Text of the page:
|Colour is a Key Element of Brand Recognition
The colour scheme adopted by an organisation in its branding can have a big impact on how recognisable it is to consumers. Many colours carry associations and some businesses have used certain hues for so long that they have become indelibly linked.Cadbury’s, for example, has used its distinctive purple colour scheme for decades, while the hues on Google’s logo are instantly recognisable. In fact it could be said that these colours are so closely related to these companies that it is impossible to imagine them any other way!A well-established colour scheme can become such a key part of brand recognition that any change can be confusing for consumers.
Paula Rupolo, a graphic designer from Brazil recently put this thought to the test as she swapped the colours in brand logos with those of their biggest competitors. For example, the red in the Coca-Cola logo was swapped for the blue, red and white of Pepsi. Take a look and I’m sure you’d agree that the logos are perhaps not instantly recognisable!
It is believed this is because people’s brains are so familiar with the established colour scheme that considering anything else becomes too tricky! It takes a moment to think about it, whereas usually it is easy to recognise a logo in an instant, even if the name of the organisation is not on display.
This exercise is a useful reminder of precisely how crucial colour is for brand recognition and putting across what a business is all about.
‘Colours are the first thing you notice in a logo, what gets fastest to our brains,’ Ms Rupolo observed. ‘Then you read a logo’s shape, icons or typography.’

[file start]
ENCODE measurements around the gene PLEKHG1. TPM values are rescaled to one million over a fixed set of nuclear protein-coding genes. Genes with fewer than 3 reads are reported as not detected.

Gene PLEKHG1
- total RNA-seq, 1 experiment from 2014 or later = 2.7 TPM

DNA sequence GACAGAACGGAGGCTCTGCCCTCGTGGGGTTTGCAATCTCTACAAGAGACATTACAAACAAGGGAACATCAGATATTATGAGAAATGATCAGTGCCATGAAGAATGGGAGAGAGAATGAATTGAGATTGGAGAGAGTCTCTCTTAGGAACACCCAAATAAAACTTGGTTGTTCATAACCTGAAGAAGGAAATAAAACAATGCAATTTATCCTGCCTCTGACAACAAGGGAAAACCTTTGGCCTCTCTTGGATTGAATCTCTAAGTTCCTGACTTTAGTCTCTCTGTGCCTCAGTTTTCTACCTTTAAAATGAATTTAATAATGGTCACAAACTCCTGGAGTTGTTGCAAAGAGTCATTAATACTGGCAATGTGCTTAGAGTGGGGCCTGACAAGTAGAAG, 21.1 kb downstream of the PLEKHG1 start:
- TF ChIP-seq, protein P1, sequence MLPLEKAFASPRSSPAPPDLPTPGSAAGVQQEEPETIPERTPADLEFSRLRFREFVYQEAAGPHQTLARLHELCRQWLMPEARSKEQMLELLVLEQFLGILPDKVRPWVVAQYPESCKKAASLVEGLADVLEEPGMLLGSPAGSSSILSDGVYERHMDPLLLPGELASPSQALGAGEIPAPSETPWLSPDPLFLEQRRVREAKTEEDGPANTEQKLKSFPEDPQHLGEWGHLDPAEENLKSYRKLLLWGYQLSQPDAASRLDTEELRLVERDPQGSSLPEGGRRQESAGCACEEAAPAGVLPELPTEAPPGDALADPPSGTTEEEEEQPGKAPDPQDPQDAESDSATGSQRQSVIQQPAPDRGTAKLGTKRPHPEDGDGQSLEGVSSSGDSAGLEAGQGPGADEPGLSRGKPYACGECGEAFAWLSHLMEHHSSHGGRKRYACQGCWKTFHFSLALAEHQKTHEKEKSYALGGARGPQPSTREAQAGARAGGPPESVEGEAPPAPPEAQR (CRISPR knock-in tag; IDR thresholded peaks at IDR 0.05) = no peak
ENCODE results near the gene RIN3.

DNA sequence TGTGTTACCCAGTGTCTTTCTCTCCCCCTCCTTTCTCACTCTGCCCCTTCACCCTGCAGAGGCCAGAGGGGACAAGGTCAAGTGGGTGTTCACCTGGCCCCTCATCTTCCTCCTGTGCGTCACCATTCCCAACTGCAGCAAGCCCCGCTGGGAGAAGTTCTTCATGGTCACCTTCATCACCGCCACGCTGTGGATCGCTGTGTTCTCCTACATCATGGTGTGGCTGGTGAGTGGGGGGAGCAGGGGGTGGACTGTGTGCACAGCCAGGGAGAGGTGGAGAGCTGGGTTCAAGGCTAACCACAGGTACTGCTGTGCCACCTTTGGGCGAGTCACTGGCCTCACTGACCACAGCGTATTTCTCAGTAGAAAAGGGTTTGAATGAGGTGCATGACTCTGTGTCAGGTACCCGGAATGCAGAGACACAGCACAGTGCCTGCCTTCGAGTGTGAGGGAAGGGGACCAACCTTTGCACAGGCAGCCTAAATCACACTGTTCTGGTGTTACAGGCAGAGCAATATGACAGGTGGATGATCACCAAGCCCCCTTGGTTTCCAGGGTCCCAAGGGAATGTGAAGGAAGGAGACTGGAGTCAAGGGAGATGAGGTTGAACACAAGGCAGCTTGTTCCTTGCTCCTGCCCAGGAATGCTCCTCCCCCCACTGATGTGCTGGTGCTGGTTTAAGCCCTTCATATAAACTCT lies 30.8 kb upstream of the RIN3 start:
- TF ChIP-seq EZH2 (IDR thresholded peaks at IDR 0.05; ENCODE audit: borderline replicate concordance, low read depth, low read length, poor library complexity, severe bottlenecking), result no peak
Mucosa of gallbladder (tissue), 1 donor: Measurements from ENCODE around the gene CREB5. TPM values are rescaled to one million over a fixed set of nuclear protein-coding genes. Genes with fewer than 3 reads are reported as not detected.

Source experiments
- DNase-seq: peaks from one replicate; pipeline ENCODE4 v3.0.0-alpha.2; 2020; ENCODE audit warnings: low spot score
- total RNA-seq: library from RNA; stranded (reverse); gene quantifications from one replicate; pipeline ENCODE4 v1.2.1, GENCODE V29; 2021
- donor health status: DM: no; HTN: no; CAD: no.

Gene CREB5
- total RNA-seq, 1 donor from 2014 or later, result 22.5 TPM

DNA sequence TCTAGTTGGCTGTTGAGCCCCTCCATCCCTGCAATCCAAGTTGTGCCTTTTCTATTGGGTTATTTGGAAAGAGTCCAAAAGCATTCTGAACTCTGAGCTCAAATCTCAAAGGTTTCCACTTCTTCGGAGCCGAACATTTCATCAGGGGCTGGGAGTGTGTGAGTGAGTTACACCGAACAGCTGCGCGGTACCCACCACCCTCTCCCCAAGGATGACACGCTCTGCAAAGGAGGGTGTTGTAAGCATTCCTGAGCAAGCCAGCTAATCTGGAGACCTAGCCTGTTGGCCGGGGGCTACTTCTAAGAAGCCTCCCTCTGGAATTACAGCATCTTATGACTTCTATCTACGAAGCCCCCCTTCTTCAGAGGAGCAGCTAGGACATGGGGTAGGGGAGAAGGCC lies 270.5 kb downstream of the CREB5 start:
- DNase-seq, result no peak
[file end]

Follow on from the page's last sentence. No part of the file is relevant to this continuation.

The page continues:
However, Rupolo pointed out that graphic designers need to work in the opposite way in order to come up with the perfect logo. Ms Rupolo suggested that the shape be chosen first, with colour tests being carried out later. Organisations should then ‘explore the possible readings you get from it’ in order to see how it is the perceived by the test audience.
She went on to state that ‘big and famous brands’ effectively own the colours used in their logos. And referring to her experiment commented, ‘When you switch to a competitor’s colours, your brain notices there’s something that doesn’t fit, that makes you go ‘what’s going on here?’
Ms Rupolo concluded that the logos do not look better when the colours are juxtaposed in this way, partly because of the impressions conveyed by certain hues. For example, red is one of several colours on the MasterCard logo, but dominates when this scheme is used for Visa. Ms Rupolo said red ‘doesn’t go with credit card credibility at all, but it is acceptable when in a smaller percentage of the total colour predominance.’
This is a clear indication of why it is vital for brands to carry out extensive research and colour tests when they are designing or redesigning their logo. Designers should ask themselves what feelings, moods and thoughts certain colours might evoke, so they can opt for a colour scheme that is appropriate for their firm and the goods and services they provide.